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29 May 2013

978 1 40515 649 3
Wiley-Blackwell
GBP 155

Biotechnology in Flavor Production

Daphna Havkin-Frenkel and Faith Belanger (eds)

Adorned with a vibrant juicy red tomato, the front cover of Biotechnology in Flavor Production suggests a health and vitality that ought to epitomize all the good things in life. The premise is that while we can produce all our own foods to reasonable quantities and standards, we can improve the flavours of what we produce by the application of genomic and proteomic biotechnology. Thus flavours and tastes are reduced to individual chemical and genetic components which are ripe for intensive manipulation in the laboratory, greenhouse and field. But what does this manipulation mean for the consumer? Simply put, greater diversity, less pestilence and disease and more flavoursome food on our table. From the humble potato to the rare and expensive vanillin, Biotechnology in Flavor Production reviews the latest genomic, proteomic, metabolomic and bioinformatic evidence to present thought-provoking ideas on the challenges facing the food flavouring industry and attempts to answer how flavour biotechnology is shaping the food we eat.

The mighty Saccharomyces cerevisiae inaugurates proceedings in a chapter devoted to beers, wines and Japanese saké. Saccharomyces has developed the unique ability to exploit sugar-rich environments to rapidly convert sugars into alcohols, thus limiting and inhibiting the colonization of rival organisms. This USP, or ‘unique selling point’, has vaulted Saccharomyces into the annals of essential alcohol producers where manipulation of growth conditions, genes and proteins has created some of the finest sensorial attributes known to humankind. These attributes, in the form of breakdown products such as volatile acids, glycerols, esters and carbonyl and sulfur compounds to name but a few, contribute to the unique flavour and diversity of alcohol. Similarly important is the genetic tractability of Saccharomyces where specific genes on metabolic pathways can be manipulated (knocked out or overexpressed) to produce strain variants enhancing alcoholic flavour and taste. By far the biggest chapter in the book, this not only reflects the importance of yeast to the beverage industry, but also places the diminutive single celled organism at the centre of a huge global marketplace worth billions of dollars.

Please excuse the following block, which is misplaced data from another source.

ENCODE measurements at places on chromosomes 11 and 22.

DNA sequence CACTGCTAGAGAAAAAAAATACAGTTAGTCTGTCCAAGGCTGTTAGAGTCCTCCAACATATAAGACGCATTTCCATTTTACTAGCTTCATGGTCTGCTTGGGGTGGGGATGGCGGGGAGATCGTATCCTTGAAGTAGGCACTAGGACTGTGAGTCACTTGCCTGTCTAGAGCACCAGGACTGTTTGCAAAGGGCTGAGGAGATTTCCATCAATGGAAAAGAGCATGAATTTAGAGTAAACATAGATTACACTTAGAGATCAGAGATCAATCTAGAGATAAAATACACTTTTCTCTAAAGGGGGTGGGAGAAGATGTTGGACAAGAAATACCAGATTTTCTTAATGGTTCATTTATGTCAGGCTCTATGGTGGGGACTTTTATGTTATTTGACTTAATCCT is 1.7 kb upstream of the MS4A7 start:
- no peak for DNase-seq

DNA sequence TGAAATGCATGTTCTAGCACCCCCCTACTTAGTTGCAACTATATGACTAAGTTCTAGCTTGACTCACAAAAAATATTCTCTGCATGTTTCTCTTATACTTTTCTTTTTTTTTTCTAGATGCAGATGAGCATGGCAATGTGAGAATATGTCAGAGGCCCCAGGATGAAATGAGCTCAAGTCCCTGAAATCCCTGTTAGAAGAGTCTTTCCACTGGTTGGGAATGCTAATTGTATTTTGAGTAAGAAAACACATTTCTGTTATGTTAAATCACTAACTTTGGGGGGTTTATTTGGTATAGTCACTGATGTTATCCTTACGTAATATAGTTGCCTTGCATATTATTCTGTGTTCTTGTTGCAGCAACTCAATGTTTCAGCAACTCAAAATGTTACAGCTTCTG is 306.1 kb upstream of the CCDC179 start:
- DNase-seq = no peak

Subsequent chapters deal with the production of vanillin from alternative sources, tomato aroma and the development of flavours in rice and apples amongst others. These chapters are variations of the main theme running throughout this book; basic metabolites and chemicals are identified in these foods, functional genomics and proteomics are applied to identify flavour biomarkers and recommendations made on how to improve flavour, texture, taste and shelf-life from a biotechnological perspective. Science aside, the psychology of flavour interpretation plays a pivotal role in food flavouring. Sensory testing panels are instrumental in providing academic researchers and industry with in-depth feedback that no transgenic plant could ever provide. Controversially, in a chapter on apple biotechnology, discrepancies are often recorded between fruit flavours from new apple cultivars and sensory panels. The authors attribute this to several factors, namely the extraordinary chemical heterogeneity of apples, inherent inconsistencies between experiment designs and the lack of standardized rules and regulations governing the flavour interpretation process. At this juncture, a flavour dictionary might have been a worthwhile addition!

The rest of the book is given over to general biotechnology topics; a chapter on the role of plant cell culture as a source of compounds and chemicals is edifying, whereas a chapter extolling industry regulation is rather dry. Similarly, there is a significant dearth of figures in some chapters which can be tedious. But some interesting observations can be made: research in the flavour industry appears to be economically driven; almost every chapter concludes with references to the capitalization and commercialization of the biotechnological discoveries being made. These observations tie in with an industry keen on enhancing flavours in our foods satiating fickle consumer desires to generate novel “customized aroma notes”.

Aside from a few bum notes, Biotechnology in Flavor Production is a well-rounded full-bodied review and is priced at a palatable yet reassuringly expensive £155.

John P. Phelan (Waterford Institute of Technology, Ireland)



 
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